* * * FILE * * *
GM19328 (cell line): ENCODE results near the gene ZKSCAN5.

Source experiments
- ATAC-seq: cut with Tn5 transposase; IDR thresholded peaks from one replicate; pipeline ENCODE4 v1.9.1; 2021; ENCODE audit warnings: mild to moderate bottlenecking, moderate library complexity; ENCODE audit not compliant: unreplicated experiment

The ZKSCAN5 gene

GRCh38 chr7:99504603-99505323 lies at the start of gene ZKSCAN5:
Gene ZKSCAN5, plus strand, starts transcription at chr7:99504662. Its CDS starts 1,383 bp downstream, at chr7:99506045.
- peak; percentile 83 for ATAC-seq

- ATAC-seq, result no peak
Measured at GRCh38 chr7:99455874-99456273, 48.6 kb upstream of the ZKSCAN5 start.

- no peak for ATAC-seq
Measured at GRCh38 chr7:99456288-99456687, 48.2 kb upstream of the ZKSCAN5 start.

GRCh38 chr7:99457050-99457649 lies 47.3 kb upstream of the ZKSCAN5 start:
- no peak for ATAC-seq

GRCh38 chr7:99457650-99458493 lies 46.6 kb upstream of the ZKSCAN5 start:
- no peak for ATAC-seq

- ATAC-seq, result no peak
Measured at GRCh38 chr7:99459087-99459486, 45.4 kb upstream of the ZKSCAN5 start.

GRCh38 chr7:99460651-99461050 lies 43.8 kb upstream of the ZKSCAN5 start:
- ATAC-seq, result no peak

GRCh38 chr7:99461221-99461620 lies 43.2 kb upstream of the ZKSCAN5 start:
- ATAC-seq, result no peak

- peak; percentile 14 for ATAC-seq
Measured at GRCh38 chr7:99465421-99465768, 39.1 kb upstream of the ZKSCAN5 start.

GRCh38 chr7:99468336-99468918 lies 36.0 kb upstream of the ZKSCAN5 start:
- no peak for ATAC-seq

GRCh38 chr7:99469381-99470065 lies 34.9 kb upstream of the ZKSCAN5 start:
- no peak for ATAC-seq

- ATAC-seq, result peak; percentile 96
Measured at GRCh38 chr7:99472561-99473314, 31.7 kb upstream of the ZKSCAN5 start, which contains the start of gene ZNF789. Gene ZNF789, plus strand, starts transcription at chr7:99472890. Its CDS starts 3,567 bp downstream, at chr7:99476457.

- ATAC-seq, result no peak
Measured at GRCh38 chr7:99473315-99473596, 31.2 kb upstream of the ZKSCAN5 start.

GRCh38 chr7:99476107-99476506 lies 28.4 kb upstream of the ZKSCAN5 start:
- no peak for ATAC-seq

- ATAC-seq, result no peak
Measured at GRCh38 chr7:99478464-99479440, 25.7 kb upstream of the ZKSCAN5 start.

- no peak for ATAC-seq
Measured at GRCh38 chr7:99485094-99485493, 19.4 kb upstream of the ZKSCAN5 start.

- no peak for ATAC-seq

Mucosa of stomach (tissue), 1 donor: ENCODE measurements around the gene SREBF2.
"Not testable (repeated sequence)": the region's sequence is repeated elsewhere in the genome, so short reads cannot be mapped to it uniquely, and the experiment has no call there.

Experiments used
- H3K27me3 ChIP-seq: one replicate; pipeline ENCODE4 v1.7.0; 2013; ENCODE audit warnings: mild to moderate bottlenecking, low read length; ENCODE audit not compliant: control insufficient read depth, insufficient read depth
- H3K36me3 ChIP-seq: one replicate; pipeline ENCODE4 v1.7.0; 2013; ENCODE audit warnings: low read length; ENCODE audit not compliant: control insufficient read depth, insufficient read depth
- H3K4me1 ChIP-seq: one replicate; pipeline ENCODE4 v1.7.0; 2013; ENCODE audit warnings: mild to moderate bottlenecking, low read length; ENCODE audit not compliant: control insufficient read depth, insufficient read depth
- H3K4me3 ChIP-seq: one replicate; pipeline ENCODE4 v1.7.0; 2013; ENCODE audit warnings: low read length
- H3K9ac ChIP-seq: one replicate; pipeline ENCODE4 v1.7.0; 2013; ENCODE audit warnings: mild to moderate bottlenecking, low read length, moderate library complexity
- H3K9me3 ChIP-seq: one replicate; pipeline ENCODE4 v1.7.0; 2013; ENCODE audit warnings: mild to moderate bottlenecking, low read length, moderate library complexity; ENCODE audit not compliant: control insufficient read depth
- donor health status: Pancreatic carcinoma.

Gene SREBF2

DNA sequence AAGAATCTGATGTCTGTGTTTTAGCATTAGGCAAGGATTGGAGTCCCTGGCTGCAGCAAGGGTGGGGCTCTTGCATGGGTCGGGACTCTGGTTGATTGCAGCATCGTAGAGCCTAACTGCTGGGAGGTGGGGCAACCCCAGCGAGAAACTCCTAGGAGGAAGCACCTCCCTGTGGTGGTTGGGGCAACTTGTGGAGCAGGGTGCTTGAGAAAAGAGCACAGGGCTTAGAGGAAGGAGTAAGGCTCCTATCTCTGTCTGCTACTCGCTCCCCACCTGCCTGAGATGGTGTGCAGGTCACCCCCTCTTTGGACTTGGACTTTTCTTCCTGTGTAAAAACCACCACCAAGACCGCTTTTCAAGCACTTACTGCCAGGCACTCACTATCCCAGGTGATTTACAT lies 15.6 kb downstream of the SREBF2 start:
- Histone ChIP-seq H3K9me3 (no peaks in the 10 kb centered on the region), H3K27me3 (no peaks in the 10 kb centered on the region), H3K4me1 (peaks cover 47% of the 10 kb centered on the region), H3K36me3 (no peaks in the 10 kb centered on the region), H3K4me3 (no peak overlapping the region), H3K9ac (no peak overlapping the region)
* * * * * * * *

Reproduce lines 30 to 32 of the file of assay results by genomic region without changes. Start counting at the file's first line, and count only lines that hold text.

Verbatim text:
- ATAC-seq, result no peak
Measured at GRCh38 chr7:99473315-99473596, 31.2 kb upstream of the ZKSCAN5 start.

GRCh38 chr7:99476107-99476506 lies 28.4 kb upstream of the ZKSCAN5 start: